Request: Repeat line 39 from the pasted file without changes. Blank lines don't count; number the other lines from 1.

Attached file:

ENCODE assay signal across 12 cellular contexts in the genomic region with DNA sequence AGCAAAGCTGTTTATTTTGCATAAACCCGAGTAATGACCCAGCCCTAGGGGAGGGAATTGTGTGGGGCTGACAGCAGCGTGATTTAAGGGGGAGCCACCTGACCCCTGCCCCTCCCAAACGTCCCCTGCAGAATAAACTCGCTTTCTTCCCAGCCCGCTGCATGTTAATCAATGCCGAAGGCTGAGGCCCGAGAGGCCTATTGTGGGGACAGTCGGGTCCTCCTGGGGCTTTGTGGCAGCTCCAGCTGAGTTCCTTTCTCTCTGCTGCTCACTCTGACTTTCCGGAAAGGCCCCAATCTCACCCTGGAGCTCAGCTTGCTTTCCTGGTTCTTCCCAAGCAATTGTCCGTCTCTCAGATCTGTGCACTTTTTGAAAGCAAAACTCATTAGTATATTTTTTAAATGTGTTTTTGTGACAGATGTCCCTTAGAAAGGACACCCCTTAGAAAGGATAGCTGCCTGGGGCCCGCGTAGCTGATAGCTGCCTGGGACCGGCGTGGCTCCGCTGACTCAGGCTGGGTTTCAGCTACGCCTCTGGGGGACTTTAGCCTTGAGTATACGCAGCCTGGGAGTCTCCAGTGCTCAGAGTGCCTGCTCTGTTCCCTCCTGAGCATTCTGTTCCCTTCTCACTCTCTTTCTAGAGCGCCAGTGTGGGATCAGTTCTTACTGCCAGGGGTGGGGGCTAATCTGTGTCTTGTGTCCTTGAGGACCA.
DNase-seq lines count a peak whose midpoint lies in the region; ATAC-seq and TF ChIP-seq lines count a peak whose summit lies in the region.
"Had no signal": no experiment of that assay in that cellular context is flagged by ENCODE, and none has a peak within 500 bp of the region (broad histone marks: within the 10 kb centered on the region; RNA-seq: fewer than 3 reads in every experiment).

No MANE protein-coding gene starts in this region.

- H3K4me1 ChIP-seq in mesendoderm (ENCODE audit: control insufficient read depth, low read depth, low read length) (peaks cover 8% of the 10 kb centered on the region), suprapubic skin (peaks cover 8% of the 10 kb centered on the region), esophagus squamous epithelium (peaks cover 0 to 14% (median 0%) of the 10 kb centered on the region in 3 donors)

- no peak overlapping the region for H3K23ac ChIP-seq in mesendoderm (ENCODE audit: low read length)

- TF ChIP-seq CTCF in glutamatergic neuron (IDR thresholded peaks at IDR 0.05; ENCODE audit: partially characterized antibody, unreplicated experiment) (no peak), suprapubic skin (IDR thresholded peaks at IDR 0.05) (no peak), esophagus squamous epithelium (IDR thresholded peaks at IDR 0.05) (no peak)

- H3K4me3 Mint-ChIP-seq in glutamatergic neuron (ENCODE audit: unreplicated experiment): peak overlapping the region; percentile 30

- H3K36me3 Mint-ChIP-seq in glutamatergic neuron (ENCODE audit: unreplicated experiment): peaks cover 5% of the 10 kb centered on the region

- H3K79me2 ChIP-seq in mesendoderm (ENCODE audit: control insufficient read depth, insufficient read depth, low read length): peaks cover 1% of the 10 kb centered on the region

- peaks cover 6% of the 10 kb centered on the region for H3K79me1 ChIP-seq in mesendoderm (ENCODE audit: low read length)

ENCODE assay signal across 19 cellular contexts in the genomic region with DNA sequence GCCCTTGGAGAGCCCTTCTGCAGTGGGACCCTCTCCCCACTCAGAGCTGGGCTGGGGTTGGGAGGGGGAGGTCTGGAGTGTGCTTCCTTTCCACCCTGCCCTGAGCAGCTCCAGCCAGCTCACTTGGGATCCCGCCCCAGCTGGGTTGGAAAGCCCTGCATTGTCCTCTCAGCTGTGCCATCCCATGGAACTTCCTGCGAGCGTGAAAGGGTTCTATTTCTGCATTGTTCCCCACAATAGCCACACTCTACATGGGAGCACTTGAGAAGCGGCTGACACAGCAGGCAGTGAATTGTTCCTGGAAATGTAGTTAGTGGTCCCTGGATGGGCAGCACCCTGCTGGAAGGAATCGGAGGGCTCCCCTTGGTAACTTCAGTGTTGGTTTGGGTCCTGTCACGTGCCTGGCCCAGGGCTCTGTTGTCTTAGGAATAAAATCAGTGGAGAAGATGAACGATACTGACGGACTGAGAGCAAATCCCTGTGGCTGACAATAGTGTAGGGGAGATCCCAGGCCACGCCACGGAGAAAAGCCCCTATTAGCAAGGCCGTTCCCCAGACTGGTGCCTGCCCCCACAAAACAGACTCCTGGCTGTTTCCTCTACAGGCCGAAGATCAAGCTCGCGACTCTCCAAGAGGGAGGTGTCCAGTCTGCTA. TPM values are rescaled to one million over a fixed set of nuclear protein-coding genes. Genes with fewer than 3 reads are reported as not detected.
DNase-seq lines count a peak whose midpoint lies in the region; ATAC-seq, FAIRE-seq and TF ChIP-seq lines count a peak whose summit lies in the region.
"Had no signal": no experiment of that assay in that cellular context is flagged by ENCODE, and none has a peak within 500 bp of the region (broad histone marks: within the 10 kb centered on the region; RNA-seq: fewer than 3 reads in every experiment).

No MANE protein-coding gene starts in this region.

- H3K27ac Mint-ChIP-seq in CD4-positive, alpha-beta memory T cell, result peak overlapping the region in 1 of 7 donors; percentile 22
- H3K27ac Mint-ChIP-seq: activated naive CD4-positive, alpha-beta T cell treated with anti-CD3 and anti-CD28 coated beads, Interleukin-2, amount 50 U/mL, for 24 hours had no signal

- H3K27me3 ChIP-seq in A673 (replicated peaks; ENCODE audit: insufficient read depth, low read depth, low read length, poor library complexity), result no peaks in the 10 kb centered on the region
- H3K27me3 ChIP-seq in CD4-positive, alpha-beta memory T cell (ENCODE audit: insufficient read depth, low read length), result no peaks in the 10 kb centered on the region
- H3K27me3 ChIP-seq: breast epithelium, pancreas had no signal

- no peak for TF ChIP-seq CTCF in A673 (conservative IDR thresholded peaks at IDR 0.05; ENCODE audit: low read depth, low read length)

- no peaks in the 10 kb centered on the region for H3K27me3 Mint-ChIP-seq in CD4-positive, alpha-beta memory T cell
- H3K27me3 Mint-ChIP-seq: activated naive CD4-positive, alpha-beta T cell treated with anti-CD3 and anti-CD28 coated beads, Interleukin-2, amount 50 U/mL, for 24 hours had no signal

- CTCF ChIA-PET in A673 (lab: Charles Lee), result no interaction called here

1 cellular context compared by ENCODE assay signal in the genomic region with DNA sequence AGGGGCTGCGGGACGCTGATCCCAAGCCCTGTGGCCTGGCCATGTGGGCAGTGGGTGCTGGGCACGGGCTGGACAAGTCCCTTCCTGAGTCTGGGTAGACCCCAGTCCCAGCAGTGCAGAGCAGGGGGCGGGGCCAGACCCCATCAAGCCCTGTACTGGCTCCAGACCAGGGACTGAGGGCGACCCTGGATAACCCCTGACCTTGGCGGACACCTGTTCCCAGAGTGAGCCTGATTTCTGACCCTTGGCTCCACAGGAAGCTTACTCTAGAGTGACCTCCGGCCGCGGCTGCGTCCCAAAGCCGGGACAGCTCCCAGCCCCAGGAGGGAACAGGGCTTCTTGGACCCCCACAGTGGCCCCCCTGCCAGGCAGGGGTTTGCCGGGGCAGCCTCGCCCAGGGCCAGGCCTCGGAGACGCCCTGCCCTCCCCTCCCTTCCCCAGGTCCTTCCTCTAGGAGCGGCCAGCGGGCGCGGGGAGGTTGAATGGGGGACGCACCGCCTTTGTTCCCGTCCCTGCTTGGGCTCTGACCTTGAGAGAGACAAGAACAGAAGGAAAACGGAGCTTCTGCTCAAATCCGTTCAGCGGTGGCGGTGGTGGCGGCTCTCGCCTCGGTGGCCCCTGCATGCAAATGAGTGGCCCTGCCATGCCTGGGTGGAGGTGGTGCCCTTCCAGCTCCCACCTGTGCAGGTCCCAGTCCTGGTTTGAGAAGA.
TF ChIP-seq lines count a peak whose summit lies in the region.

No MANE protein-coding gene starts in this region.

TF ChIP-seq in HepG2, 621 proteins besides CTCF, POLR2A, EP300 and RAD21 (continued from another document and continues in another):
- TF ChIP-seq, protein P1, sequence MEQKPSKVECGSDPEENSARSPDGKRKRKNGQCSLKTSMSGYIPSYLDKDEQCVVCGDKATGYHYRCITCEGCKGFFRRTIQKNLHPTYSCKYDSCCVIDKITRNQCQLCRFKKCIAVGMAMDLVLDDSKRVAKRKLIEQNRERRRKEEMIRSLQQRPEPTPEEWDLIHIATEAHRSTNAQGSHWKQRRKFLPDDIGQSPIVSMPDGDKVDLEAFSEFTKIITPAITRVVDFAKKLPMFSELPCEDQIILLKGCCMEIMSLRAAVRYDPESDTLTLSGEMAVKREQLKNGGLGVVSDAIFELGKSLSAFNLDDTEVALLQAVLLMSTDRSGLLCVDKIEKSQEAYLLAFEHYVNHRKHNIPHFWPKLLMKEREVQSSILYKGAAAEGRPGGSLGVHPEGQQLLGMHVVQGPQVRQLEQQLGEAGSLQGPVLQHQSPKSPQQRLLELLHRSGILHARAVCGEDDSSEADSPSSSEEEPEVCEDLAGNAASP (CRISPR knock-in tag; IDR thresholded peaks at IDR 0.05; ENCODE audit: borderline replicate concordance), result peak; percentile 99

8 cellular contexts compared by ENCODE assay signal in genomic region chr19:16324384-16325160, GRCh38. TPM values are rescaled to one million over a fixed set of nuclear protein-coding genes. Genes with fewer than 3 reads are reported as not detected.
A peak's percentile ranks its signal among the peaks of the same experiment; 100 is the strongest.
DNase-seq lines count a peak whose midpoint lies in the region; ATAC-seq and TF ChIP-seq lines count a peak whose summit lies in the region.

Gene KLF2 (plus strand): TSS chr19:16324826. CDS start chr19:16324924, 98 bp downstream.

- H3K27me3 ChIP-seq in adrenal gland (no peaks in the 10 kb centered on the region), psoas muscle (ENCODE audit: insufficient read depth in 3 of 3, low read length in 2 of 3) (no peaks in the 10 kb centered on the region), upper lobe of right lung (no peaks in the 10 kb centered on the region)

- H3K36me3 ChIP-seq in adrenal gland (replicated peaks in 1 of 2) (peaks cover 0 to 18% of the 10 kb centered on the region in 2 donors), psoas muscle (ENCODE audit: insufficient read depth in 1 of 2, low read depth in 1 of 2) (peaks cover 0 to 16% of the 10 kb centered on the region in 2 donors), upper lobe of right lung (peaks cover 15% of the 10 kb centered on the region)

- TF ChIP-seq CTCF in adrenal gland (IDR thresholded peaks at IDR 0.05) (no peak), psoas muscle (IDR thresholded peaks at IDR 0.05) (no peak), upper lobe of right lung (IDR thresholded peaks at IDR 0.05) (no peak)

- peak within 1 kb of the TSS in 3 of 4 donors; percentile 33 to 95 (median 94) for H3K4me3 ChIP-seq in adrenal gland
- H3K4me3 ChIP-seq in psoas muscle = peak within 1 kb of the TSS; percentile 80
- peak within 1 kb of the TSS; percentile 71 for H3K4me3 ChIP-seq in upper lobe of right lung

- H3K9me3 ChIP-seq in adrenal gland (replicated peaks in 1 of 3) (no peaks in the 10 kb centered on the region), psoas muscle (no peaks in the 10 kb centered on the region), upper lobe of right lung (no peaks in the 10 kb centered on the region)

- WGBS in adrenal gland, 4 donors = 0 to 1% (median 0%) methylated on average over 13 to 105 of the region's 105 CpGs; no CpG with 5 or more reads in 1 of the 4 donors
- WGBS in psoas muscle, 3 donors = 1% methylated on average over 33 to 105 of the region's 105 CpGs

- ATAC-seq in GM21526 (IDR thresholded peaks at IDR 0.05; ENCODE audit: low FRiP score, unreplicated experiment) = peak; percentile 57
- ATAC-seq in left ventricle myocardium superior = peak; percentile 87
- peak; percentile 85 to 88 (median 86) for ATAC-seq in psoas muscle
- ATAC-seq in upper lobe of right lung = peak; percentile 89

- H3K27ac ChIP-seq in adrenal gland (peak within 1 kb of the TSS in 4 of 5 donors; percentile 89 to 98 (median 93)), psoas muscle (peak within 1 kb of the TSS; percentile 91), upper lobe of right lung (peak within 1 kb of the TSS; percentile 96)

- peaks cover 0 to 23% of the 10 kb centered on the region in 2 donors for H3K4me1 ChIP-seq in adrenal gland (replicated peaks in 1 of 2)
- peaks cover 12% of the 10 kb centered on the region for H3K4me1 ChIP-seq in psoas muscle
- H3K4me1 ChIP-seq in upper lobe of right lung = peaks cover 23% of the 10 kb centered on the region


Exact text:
- peak within 1 kb of the TSS; percentile 71 for H3K4me3 ChIP-seq in upper lobe of right lung